06/01/2017 07:10 GMT | Updated 07/01/2018 05:12 GMT

Why Today's Kids Can Be The Most Health-Conscious Yet


'author's own'

As society becomes more health conscious, the concept of wellness is trickling down to the youngest generation, who appear to be much more concerned with their health than previous generations. Reasons for this have been attributed to a crackdown on under-age alcohol and cigarette sales, better parenting and a change in the nature of childhood, with younger people now spending most of their time on social media and other technology. However, this obsession with technology has been a large factor in them doing less exercise, resulting in a worrying number of overweight children.

According to the National Child Measurement Programme for England, 33% of the UK's 10-11-year-olds are obese or overweight, highlighting a need for preventative measures at a younger age. However, relaying this message to the parents of these children is proving to be difficult; 91% of mothers of overweight children and 80% of fathers believe that their children are the right weight, according to a recent NHS survey. Even though this is clearly highlighting obliviousness to obesity in the UK, we also have to be mindful of putting too much pressure on these kids to lose weight, with a recent study finding that an alarming number of teenagers had become overly body-conscious in their early teens.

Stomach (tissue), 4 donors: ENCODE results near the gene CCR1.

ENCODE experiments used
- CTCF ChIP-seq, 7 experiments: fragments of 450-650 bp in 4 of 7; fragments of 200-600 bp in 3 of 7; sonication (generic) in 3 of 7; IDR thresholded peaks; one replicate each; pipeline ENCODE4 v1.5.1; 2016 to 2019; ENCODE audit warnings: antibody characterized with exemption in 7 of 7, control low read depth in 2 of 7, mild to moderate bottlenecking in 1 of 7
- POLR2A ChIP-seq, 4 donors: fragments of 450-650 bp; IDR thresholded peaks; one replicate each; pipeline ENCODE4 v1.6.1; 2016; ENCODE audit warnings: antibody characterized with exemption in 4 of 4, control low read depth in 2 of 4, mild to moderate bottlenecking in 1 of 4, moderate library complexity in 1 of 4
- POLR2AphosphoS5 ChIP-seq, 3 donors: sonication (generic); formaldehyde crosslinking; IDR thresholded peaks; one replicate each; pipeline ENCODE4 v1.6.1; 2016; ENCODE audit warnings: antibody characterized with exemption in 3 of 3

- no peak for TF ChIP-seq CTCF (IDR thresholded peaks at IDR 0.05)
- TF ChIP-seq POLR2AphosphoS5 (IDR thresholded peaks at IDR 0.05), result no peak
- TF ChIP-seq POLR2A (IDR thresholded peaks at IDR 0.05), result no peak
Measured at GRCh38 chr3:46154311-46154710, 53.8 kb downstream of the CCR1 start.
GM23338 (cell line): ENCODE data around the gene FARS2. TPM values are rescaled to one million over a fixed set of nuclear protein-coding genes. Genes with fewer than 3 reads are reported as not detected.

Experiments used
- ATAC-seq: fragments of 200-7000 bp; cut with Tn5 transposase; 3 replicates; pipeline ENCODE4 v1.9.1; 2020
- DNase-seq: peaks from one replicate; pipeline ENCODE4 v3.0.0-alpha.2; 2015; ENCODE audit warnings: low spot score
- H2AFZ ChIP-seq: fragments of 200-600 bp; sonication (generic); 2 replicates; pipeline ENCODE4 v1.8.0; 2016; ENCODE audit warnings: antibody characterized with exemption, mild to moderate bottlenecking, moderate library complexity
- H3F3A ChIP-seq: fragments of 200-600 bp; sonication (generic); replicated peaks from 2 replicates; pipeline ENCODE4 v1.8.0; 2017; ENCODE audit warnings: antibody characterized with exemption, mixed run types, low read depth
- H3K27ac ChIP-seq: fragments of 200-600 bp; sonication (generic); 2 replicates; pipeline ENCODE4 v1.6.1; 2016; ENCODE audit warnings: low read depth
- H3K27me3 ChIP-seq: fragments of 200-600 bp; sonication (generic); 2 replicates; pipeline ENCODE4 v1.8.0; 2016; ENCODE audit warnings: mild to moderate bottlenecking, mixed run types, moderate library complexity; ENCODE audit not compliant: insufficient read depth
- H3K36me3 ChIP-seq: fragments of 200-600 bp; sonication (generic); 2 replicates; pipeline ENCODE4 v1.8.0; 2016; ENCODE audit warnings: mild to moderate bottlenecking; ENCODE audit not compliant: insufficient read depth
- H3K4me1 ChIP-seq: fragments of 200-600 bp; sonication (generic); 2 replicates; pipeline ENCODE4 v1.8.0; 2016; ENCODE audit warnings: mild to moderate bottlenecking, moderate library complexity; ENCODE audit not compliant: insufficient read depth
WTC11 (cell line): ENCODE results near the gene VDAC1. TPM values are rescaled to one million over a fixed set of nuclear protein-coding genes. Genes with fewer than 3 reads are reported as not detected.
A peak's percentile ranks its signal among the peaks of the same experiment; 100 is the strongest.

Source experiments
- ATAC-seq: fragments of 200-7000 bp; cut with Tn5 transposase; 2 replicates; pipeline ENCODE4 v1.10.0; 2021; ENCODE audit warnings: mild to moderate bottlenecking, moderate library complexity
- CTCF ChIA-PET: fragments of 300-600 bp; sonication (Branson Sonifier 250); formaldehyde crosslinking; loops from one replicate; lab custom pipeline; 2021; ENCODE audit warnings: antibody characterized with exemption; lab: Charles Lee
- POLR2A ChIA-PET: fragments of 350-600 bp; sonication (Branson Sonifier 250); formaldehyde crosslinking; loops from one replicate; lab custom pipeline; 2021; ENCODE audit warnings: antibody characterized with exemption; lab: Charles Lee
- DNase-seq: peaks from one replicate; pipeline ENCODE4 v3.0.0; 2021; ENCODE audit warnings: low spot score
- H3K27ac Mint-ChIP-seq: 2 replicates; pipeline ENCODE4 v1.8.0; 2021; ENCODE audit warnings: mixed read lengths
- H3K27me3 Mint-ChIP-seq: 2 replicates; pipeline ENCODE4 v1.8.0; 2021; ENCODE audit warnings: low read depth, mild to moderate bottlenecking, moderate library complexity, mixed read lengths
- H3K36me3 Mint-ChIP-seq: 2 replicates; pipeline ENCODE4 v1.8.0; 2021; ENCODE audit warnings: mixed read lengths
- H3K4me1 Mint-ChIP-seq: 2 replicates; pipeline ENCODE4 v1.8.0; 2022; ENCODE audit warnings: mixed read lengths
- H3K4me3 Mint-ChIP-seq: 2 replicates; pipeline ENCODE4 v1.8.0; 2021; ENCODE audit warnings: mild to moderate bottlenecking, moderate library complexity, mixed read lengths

There are a number of ways that dealing with these situations has become easier, with new events, services, products and apps rethinking how to approach, engage and motivate Generation I (those born after 2000), who now make up 15.6 % of the EU population.

Activity trackers are a modern way for parents to reward and monitor their children's behaviour. With the wearable tech market continuing to grow, it offers a creative solution to get children moving by tapping into their love of technology and turning exercise into a game. By setting goals, getting feedback and being rewarded kids are motivated to do more exercise and continue to wear the tracker.

Originally launched as a wellness festival aimed at Generation I, WellJelly has now introduced a weekly newsletter that includes a series of healthy how-to videos and parenting tips to tap into the benefits of early intervention. The Wellness Festival also continues to run; inviting young people to discover their best and most well selves, in an interactive day of feel good experiences. The company is not only encouraging children to self-educate on health and wellbeing but also feel good in body and soul.

With rates of anxiety, stress and depression on the rise among young people, a hugely important part of development for this generation is to nurture the mind. Headspace, the online meditation platform, has created a new app specifically designed to help children to become more mindful by engaging them in activities that teach the basics of mindfulness. They can practice breathing exercises, visualisations and focus-based meditation. The exercises have even been customised for the child's specific age in order to be more effective.

This generation has already set the pace by drinking and smoking less than ever before. But with the rise of obesity it is now time for young people (and their parents) to take hold of the opportunities they have and create a truly healthy life. With the ease and accessibility of these opportunities, Generation I has the potential to become the healthiest generation yet.